What’s Down the Road for Autonomous Trucks?

California-based start-up TuSimple is racing to be first to market in the heavy-duty commercial sector—and that day is coming soon.

While autonomous automotive systems for passenger vehicles are generating a lot of buzz, autonomous heavy-duty trucks are quietly making their way onto the road as well. San Diego-based start-up TuSimple is one of several companies developing and testing autonomous technologies for commercial trucking, so we sat down with Robert Brown, TuSimple’s Director of Public Affairs, to learn more about the company’s achievements to date and its future plans. Don’t miss him speaking live at WCX 2020, your all-encompassing place for exploring all of the latest developments in autonomous vehicles and advanced driver-assistance systems (ADAS).

Your Package May Have Been Transported by a TuSimple Truck
Since March 2019, the company’s trucks have been carrying UPS goods on a route between Phoenix and Tucson to determine whether the vehicles can improve service and efficiency in the delivery company’s network. TuSimple currently operates more than 50 trucks on revenue-generating routes in Arizona, with plans to add new routes in Texas soon.

According to Brown, TuSimple is currently the only autonomous trucking company capable of driving “from terminal to terminal without human intervention needed.” He states, “We are laser focused on heavy-duty trucks—no passenger cars. Nothing else. Just heavy duty trucks.” That’s because the company determined early on that trucking was the most logical approach to self-driving due to its predominantly highway operations and its repeatable, and therefore predictable, routes.

SAE Level 4 Autonomous Is Here
TuSimple’s Class 8 tractor-trailer trucks operate at SAE Level 4 Autonomous, meaning they can deliver full automation without human intervention under defined driving conditions—the vehicle’s onboard system is in complete control at all times. But, current laws regulating L4 Autonomous driving require a driver in the vehicle at all times to take control if needed. Therefore, each journey includes both a safety driver and a test engineer to monitor the autonomous system.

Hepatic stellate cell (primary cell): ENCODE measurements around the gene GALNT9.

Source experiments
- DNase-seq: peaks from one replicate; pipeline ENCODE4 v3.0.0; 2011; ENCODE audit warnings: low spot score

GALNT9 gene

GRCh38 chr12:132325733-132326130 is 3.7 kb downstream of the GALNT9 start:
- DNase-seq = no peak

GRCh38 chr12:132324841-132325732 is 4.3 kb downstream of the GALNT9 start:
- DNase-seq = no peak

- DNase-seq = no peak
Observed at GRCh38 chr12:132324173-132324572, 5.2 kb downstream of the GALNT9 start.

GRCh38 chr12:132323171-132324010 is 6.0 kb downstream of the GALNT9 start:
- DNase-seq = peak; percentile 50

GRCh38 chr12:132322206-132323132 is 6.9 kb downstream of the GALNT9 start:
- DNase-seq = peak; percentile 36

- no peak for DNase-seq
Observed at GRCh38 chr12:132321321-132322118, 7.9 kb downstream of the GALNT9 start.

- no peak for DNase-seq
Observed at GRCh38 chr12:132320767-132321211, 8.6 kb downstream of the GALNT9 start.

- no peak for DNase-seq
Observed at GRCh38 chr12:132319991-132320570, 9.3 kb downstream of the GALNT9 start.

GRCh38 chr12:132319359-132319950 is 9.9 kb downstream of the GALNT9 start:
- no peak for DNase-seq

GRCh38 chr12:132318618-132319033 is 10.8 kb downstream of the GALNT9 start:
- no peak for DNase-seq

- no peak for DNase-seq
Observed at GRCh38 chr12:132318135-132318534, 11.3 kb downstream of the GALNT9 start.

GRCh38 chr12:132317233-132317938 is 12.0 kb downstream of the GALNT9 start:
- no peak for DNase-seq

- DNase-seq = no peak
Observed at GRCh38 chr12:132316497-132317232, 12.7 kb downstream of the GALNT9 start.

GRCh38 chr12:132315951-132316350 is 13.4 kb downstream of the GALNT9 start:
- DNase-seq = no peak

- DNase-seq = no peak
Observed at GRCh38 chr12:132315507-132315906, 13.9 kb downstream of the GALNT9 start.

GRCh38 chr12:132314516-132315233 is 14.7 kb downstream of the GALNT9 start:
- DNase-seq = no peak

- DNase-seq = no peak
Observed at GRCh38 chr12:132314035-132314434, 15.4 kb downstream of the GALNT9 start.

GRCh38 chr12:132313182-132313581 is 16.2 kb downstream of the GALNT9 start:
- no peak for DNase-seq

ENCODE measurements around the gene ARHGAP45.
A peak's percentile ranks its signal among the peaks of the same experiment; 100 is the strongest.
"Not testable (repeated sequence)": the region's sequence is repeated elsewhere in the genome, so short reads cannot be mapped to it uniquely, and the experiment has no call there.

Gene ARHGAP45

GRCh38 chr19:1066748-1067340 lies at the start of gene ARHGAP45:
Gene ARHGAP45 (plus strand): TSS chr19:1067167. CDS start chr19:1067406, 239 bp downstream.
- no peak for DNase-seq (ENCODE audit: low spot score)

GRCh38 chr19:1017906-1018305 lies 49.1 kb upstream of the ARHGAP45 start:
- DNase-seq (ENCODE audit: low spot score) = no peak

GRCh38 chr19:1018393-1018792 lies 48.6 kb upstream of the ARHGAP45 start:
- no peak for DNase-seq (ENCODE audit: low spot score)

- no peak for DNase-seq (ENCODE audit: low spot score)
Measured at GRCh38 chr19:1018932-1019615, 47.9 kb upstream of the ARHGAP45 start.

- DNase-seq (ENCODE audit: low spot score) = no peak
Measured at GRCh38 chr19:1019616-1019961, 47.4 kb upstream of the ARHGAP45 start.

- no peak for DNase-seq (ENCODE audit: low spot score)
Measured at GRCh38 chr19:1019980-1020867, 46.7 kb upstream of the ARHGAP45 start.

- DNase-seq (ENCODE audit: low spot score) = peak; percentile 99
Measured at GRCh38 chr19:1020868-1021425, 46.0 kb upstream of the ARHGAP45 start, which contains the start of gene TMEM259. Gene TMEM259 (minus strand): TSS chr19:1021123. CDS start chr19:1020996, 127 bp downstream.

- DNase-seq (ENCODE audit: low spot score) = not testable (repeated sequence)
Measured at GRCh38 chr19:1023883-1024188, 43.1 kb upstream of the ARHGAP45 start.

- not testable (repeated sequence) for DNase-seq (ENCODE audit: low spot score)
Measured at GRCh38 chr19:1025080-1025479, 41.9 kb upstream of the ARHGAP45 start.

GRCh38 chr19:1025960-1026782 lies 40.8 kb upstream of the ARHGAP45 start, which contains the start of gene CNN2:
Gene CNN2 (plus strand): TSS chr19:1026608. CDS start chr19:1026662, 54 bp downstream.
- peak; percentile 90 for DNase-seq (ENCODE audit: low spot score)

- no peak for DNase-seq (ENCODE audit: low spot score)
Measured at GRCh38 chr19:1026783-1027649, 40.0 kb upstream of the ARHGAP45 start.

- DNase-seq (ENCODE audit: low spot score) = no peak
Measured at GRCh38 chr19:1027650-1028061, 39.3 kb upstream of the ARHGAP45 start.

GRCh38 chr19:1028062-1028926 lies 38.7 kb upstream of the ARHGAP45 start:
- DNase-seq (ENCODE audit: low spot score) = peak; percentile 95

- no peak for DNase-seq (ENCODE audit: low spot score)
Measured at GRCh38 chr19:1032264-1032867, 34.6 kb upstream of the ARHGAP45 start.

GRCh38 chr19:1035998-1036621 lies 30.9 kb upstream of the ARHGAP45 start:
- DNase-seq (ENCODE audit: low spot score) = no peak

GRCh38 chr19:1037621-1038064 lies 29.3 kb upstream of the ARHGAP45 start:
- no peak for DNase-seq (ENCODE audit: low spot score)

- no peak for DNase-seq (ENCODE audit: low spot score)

TuSimple’s long-range goal is to bring the first commercial driverless truck to market. Brown claims that the company’s technology will increase safety, decrease transportation costs and reduce carbon emissions, potentially reducing the costs of shipping goods via tractor trailer by 30%. Limited driverless operations are planned to start by 2021.

TuSimple Has Developed New Perception Technology
Brown explains that one challenge the company has had to overcome is that transport trucks typically need a braking distance of about 100 yards, much farther than the distance needed for a passenger vehicle. This means an autonomous truck needs to see farther ahead in order to have enough time to recognize obstacles and make safe and effective driving decisions. At typical highway speeds, this translates to about 35 seconds.

In order to tackle this challenge, TuSimple developed a camera-based perception system that Brown says surpasses the lidar (light detection and ranging) systems used by other companies, giving TuSimple trucks a strategic advantage and allowing them to be efficient but also safe. He states, “While Lidar is also a component of our system, it is our camera-centric perception technology and computer vision capabilities that have allowed us to achieve the farthest range deployed today in any autonomous vehicle: 1,000 yards of high-quality visibility.”

The company’s trucks combine this perception technology with high-definition routing maps to guide them. According to Brown, “This technology is perfect for heavy-duty trucking, particularly long-haul routes that go from distribution center to distribution center and repeat that route over and over. So it can't do a random pick-up in Des Moines and a random pick-up in Jacksonville. Think of it like railroads for the future. The truck can only go where we map it to go.”

One of the biggest benefits, he says, is that the system is always at optimal performance. “It never gets sleepy. It never texts. It never gets intoxicated or impaired in any way. It can drive 24 hours a day, 365 days a year.”

Autonomous Trucks Offer New Opportunities for Drivers
A recurring concern is that technology could displace human drivers. But Brown says that a person will have to interact with TuSimple’s vehicles for the foreseeable future. To address this concern head-on, TuSimple and Pima Community College collaborate to launch the first “Autonomous Vehicle Driver and Operations Specialist” certificate program for truck drivers in September 2019. The program builds on their trucking knowledge and will allow them to upskill as the trucking industry evolves, preparing them for new jobs such as training autonomous systems as test drivers, operating the vehicle in situations where autonomous driving is not suitable and remotely monitoring the system from a command center.

Learn More at WCX 2020
Brown will be speaking during the Automated Trucks panel discussion at WCX 2020 SAE World Congress Experience, to be held April 21–23 in Detroit. As the largest technical mobility event of the year, WCX brings together mechanical, electrical and software engineers, OEMs, Tier 1 suppliers and R&D professionals to explore the latest automotive technology and regulations and see where the industry is heading. To learn more and register, visit www.sae.org/wcx.